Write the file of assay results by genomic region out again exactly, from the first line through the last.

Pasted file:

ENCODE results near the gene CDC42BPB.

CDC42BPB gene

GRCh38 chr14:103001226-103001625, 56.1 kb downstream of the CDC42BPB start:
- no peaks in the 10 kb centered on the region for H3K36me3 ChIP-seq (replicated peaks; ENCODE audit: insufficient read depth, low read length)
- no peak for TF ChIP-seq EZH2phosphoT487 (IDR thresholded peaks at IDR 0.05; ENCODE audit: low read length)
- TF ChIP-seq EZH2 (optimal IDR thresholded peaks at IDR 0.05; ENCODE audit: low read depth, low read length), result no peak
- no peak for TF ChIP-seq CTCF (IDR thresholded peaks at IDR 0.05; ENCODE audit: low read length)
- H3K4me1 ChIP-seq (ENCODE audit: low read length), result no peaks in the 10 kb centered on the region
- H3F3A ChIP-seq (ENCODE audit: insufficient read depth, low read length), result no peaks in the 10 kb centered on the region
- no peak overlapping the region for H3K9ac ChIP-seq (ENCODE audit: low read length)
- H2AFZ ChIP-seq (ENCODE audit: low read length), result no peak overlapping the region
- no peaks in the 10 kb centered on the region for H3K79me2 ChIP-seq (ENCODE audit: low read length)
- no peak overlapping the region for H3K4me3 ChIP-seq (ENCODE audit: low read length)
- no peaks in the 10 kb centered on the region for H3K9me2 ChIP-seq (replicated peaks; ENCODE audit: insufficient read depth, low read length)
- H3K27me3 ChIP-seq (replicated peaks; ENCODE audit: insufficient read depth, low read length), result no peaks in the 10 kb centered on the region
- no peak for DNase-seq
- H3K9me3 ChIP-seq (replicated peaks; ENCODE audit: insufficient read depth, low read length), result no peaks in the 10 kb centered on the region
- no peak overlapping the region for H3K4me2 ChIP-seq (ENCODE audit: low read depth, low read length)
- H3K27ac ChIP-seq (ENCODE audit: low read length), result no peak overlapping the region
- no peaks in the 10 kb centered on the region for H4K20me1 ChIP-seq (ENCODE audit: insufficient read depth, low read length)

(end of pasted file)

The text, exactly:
ENCODE results near the gene CDC42BPB.

CDC42BPB gene

GRCh38 chr14:103001226-103001625, 56.1 kb downstream of the CDC42BPB start:
- no peaks in the 10 kb centered on the region for H3K36me3 ChIP-seq (replicated peaks; ENCODE audit: insufficient read depth, low read length)
- no peak for TF ChIP-seq EZH2phosphoT487 (IDR thresholded peaks at IDR 0.05; ENCODE audit: low read length)
- TF ChIP-seq EZH2 (optimal IDR thresholded peaks at IDR 0.05; ENCODE audit: low read depth, low read length), result no peak
- no peak for TF ChIP-seq CTCF (IDR thresholded peaks at IDR 0.05; ENCODE audit: low read length)
- H3K4me1 ChIP-seq (ENCODE audit: low read length), result no peaks in the 10 kb centered on the region
- H3F3A ChIP-seq (ENCODE audit: insufficient read depth, low read length), result no peaks in the 10 kb centered on the region
- no peak overlapping the region for H3K9ac ChIP-seq (ENCODE audit: low read length)
- H2AFZ ChIP-seq (ENCODE audit: low read length), result no peak overlapping the region
- no peaks in the 10 kb centered on the region for H3K79me2 ChIP-seq (ENCODE audit: low read length)
- no peak overlapping the region for H3K4me3 ChIP-seq (ENCODE audit: low read length)
- no peaks in the 10 kb centered on the region for H3K9me2 ChIP-seq (replicated peaks; ENCODE audit: insufficient read depth, low read length)
- H3K27me3 ChIP-seq (replicated peaks; ENCODE audit: insufficient read depth, low read length), result no peaks in the 10 kb centered on the region
- no peak for DNase-seq
- H3K9me3 ChIP-seq (replicated peaks; ENCODE audit: insufficient read depth, low read length), result no peaks in the 10 kb centered on the region
- no peak overlapping the region for H3K4me2 ChIP-seq (ENCODE audit: low read depth, low read length)
- H3K27ac ChIP-seq (ENCODE audit: low read length), result no peak overlapping the region
- no peaks in the 10 kb centered on the region for H4K20me1 ChIP-seq (ENCODE audit: insufficient read depth, low read length)